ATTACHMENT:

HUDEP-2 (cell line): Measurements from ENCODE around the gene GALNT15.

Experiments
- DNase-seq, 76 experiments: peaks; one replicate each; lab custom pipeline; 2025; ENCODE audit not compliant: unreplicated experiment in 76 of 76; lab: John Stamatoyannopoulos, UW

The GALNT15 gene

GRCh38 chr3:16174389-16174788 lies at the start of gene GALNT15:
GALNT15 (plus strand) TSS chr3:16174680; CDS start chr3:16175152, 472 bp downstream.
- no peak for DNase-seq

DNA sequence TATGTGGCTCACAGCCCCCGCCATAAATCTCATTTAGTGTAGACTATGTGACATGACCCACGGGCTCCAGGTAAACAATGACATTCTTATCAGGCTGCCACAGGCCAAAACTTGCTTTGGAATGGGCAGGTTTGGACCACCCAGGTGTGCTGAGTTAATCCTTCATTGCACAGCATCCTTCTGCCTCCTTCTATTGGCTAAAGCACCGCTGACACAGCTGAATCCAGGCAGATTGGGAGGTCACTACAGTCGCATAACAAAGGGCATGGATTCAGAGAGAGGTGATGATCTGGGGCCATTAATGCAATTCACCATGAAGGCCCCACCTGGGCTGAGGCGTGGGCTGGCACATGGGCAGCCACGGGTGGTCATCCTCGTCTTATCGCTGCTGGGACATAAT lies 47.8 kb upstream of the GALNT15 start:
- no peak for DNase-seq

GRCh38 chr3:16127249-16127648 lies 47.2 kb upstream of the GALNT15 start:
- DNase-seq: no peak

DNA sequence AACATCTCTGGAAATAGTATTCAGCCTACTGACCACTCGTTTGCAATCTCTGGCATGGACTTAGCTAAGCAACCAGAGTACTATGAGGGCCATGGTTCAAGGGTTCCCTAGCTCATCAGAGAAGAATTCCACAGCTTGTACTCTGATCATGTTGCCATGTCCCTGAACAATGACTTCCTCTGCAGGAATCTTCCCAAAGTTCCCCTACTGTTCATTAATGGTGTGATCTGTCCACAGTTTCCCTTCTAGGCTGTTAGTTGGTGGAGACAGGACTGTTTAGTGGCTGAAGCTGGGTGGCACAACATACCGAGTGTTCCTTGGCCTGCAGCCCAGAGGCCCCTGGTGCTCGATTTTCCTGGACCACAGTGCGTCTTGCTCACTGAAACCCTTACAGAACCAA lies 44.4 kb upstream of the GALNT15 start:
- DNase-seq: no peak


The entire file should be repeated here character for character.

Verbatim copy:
HUDEP-2 (cell line): Measurements from ENCODE around the gene GALNT15.

Experiments
- DNase-seq, 76 experiments: peaks; one replicate each; lab custom pipeline; 2025; ENCODE audit not compliant: unreplicated experiment in 76 of 76; lab: John Stamatoyannopoulos, UW

The GALNT15 gene

GRCh38 chr3:16174389-16174788 lies at the start of gene GALNT15:
GALNT15 (plus strand) TSS chr3:16174680; CDS start chr3:16175152, 472 bp downstream.
- no peak for DNase-seq

DNA sequence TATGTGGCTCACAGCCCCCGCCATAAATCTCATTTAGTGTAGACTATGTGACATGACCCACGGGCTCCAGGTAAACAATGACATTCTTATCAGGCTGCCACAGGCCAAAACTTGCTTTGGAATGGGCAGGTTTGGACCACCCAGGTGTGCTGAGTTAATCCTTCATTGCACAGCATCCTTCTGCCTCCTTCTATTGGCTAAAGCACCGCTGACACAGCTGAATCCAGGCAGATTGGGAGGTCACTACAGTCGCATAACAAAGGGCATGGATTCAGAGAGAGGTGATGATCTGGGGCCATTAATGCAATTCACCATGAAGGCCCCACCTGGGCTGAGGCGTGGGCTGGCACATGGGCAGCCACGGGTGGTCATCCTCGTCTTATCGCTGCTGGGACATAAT lies 47.8 kb upstream of the GALNT15 start:
- no peak for DNase-seq

GRCh38 chr3:16127249-16127648 lies 47.2 kb upstream of the GALNT15 start:
- DNase-seq: no peak

DNA sequence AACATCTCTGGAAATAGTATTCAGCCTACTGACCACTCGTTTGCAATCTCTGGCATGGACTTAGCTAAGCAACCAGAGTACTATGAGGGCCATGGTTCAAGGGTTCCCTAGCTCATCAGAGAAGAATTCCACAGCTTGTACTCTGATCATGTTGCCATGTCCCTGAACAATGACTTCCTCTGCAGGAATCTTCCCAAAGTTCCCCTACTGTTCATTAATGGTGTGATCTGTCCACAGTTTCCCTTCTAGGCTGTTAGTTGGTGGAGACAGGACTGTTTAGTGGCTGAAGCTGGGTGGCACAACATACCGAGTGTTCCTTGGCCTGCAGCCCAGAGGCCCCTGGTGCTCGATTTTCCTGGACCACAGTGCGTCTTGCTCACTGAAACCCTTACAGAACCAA lies 44.4 kb upstream of the GALNT15 start:
- DNase-seq: no peak